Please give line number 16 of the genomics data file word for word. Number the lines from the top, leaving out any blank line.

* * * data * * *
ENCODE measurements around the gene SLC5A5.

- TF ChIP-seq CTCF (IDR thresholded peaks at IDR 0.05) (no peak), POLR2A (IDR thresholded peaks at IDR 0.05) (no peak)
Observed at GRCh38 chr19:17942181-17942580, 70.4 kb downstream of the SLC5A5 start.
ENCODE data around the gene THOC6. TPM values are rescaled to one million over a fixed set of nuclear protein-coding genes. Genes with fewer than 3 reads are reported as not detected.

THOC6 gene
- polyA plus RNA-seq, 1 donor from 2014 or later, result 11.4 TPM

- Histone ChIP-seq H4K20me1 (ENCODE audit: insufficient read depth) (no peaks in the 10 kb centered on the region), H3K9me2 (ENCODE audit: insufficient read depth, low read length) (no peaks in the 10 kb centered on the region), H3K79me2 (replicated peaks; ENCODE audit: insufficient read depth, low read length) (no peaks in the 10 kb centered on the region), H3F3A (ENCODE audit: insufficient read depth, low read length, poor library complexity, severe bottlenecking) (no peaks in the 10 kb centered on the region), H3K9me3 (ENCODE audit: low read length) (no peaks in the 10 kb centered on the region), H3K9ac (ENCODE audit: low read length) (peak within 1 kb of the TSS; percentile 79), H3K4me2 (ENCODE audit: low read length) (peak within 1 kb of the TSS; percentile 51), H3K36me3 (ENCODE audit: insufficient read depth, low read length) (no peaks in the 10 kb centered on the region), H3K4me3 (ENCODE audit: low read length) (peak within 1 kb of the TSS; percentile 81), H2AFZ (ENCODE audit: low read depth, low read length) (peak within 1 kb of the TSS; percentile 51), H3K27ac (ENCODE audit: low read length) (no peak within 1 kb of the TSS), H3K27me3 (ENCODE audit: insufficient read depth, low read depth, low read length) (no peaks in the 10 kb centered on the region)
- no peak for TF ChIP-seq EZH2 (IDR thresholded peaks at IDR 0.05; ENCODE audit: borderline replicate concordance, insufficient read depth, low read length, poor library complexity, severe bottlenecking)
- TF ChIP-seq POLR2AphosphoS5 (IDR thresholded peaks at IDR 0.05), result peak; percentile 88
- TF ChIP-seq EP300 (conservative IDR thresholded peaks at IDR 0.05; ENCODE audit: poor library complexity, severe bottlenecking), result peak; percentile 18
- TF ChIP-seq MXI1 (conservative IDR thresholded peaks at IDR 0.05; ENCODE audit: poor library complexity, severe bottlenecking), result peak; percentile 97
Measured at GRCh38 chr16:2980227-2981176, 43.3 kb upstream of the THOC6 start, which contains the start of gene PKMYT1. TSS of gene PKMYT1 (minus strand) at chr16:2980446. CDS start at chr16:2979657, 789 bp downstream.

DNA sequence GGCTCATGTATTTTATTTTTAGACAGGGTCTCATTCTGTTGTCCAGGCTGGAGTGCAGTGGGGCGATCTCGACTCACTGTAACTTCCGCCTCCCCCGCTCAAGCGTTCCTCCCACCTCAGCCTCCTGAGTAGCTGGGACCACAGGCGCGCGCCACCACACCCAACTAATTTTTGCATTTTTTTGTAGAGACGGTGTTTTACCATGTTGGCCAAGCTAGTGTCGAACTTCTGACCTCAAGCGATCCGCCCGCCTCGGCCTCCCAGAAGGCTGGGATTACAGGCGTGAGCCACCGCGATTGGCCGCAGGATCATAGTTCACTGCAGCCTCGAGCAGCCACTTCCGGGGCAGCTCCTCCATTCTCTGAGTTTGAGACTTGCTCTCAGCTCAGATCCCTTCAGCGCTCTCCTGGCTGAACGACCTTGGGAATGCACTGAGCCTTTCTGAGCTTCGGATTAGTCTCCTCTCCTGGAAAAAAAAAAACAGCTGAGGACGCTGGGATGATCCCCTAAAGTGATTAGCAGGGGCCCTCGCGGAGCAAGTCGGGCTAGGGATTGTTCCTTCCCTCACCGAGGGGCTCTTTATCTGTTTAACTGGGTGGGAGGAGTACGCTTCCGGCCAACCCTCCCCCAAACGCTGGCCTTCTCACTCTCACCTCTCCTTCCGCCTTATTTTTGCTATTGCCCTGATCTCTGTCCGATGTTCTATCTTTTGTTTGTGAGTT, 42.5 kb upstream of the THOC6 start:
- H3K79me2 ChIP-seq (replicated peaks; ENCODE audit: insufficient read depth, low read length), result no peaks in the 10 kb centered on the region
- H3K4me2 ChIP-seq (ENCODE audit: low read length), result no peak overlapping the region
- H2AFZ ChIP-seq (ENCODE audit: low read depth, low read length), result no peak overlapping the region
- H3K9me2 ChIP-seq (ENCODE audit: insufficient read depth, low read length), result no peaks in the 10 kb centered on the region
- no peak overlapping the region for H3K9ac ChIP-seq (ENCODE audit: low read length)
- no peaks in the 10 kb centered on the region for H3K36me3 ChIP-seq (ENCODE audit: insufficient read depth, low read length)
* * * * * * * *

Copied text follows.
- H2AFZ ChIP-seq (ENCODE audit: low read depth, low read length), result no peak overlapping the region